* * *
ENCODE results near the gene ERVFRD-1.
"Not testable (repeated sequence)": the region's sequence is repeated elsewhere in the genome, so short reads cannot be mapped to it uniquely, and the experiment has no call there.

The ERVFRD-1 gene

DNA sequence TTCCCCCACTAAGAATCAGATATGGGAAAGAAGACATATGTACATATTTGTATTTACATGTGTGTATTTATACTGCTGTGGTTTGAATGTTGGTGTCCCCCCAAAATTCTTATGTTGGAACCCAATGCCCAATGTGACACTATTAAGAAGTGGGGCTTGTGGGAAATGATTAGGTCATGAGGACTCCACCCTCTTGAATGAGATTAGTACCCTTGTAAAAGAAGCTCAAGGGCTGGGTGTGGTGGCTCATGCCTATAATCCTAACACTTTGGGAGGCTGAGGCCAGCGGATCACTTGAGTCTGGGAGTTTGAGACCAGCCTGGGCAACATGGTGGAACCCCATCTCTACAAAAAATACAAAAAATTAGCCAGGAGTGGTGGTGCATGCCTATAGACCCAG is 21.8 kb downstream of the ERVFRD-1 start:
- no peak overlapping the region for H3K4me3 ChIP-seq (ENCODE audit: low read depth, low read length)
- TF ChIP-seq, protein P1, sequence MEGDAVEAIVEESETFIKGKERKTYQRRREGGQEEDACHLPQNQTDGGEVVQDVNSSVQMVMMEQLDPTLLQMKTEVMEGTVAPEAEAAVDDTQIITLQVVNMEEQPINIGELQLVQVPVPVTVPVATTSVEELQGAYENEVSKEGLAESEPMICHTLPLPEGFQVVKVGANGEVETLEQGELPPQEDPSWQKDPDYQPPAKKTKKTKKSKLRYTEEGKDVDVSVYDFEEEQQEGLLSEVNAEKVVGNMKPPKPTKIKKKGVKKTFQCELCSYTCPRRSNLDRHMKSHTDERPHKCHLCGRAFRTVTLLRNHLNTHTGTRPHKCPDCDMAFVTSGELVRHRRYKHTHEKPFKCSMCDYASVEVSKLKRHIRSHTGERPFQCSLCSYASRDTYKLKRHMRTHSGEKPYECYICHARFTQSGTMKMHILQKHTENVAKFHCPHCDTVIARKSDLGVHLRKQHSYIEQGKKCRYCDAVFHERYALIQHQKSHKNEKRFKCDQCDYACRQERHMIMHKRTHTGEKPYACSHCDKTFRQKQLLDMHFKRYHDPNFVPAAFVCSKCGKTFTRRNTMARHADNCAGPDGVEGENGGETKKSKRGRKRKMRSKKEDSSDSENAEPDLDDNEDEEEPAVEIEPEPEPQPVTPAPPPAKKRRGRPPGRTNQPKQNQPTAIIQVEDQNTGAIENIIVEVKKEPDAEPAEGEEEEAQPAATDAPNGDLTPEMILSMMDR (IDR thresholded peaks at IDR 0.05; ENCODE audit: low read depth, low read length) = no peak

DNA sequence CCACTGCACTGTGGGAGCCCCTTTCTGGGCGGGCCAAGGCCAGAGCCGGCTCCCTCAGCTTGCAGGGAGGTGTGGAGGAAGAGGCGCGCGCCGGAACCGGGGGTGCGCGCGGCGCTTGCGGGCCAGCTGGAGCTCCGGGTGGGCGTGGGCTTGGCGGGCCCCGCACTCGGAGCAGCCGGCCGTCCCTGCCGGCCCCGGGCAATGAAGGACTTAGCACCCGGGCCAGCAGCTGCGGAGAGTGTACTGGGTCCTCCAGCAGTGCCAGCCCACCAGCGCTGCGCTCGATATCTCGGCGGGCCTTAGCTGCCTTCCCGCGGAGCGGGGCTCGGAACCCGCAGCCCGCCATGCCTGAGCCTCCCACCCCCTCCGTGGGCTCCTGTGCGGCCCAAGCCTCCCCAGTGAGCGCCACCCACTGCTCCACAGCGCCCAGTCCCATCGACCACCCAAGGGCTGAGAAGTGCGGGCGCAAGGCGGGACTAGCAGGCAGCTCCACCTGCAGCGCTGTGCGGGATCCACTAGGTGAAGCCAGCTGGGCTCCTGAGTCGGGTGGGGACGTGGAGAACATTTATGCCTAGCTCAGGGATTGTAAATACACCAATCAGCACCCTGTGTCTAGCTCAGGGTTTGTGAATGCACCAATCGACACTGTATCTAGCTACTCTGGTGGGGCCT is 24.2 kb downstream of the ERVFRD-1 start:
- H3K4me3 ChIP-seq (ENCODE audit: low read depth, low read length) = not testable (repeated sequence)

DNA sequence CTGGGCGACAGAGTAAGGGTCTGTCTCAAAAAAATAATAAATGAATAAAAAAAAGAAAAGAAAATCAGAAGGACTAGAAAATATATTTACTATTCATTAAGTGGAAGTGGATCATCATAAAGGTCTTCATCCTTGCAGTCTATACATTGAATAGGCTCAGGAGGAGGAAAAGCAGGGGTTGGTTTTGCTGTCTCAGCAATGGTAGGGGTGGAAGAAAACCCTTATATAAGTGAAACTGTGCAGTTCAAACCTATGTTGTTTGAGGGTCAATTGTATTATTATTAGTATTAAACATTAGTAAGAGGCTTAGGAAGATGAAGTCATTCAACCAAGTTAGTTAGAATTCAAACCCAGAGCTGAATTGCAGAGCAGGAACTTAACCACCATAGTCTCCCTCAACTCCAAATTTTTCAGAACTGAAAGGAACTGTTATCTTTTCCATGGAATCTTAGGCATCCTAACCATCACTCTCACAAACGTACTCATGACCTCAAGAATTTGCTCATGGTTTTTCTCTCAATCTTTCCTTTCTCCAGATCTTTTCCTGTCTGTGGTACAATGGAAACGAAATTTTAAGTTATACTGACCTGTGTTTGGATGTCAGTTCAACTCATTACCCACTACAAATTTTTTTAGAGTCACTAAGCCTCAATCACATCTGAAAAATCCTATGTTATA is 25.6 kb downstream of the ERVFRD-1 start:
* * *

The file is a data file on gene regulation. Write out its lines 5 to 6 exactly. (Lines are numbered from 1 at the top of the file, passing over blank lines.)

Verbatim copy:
- no peak overlapping the region for H3K4me3 ChIP-seq (ENCODE audit: low read depth, low read length)
- TF ChIP-seq, protein P1, sequence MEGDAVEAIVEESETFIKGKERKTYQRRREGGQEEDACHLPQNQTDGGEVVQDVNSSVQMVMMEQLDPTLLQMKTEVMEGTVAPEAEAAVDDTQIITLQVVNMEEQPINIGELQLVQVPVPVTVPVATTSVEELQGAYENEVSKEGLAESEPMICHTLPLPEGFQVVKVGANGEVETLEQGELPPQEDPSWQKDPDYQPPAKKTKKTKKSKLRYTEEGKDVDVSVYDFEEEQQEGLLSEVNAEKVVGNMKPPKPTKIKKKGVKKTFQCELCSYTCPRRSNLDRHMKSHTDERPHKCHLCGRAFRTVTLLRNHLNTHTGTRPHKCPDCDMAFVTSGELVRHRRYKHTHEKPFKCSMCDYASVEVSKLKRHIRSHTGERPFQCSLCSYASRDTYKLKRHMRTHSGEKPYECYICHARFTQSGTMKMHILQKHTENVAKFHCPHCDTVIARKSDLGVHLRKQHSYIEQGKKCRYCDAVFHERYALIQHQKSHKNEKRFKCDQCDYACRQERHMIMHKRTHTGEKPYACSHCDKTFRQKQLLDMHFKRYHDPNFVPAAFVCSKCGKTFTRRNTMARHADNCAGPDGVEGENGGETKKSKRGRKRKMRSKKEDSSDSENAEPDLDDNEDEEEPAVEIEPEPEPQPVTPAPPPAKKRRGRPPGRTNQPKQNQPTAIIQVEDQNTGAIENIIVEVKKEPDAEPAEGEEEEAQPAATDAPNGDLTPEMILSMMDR (IDR thresholded peaks at IDR 0.05; ENCODE audit: low read depth, low read length) = no peak